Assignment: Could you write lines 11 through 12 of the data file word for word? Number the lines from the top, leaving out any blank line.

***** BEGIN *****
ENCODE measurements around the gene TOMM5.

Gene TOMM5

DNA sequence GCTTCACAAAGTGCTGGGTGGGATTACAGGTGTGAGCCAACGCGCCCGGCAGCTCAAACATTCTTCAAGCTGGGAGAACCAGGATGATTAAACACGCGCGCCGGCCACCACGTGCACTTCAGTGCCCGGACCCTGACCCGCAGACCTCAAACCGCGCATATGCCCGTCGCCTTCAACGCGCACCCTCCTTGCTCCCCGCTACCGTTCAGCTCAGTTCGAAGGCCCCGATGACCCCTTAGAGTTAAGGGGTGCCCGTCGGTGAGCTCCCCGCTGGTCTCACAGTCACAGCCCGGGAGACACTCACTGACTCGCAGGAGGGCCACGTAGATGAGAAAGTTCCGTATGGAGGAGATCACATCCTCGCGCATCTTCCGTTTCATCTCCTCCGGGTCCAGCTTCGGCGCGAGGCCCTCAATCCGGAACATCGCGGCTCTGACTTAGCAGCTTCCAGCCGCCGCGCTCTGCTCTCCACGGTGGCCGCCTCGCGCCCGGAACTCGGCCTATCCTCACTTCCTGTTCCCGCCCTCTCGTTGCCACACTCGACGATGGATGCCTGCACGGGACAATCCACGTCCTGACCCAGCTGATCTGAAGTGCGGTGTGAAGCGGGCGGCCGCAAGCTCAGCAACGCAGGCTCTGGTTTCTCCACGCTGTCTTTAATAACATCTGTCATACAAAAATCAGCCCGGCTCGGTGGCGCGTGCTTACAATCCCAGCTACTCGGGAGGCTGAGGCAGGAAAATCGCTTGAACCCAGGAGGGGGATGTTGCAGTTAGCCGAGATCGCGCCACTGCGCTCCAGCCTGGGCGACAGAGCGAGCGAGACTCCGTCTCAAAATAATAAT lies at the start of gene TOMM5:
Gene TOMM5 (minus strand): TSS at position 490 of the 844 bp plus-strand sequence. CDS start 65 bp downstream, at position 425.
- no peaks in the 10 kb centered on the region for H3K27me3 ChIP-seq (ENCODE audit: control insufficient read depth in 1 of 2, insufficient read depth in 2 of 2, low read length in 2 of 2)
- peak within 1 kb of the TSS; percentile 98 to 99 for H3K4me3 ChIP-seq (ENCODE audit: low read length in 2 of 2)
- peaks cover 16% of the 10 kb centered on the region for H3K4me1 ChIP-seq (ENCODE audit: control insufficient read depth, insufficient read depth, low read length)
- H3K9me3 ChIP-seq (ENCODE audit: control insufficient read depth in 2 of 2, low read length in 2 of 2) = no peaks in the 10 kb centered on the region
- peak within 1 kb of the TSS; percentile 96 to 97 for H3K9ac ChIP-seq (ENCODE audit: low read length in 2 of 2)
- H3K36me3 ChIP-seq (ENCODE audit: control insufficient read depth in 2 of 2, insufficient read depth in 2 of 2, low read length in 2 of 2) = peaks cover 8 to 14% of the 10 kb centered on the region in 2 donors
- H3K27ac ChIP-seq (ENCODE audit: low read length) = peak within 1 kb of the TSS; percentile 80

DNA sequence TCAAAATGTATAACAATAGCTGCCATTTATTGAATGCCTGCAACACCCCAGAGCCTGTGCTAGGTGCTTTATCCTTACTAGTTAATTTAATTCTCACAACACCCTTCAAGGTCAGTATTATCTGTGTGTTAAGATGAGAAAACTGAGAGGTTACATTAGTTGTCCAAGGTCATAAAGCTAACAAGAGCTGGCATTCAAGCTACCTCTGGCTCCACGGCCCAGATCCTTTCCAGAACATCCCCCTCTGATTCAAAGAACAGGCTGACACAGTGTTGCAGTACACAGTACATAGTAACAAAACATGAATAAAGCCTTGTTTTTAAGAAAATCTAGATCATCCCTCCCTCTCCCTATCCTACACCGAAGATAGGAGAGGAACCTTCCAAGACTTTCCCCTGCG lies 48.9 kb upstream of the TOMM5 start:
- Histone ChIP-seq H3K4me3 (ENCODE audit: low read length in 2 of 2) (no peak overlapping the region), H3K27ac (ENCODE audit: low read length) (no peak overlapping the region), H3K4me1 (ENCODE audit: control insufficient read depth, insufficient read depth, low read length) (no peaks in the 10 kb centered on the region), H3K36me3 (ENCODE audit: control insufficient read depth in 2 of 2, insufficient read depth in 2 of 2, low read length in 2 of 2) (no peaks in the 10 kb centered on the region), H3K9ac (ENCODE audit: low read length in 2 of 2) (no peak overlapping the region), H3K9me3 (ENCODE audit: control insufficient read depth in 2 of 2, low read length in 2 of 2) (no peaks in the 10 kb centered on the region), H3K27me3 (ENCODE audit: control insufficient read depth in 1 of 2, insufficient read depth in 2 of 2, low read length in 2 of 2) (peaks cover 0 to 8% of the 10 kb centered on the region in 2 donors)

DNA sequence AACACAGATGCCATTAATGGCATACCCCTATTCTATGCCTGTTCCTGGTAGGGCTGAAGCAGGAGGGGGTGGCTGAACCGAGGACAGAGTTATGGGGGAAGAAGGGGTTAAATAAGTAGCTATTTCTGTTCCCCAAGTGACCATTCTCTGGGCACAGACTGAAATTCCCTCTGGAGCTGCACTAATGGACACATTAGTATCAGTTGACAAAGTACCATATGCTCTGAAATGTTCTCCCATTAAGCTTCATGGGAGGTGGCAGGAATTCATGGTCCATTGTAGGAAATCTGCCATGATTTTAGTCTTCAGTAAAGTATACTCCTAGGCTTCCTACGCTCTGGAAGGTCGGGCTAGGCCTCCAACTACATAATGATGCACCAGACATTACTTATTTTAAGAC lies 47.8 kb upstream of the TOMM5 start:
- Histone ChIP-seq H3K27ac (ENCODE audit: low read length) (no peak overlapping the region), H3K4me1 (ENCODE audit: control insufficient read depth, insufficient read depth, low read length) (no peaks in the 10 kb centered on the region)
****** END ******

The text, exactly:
- H3K27ac ChIP-seq (ENCODE audit: low read length) = peak within 1 kb of the TSS; percentile 80

DNA sequence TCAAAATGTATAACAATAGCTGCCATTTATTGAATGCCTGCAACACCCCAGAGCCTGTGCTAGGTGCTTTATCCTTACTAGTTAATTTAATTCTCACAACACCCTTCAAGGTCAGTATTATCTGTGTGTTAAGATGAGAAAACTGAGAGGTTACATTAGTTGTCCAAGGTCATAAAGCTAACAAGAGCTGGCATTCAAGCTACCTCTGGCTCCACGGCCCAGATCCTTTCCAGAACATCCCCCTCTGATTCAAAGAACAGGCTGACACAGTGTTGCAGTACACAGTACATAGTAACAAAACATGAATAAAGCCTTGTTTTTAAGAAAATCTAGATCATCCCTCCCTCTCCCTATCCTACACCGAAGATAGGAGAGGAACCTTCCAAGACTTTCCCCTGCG lies 48.9 kb upstream of the TOMM5 start: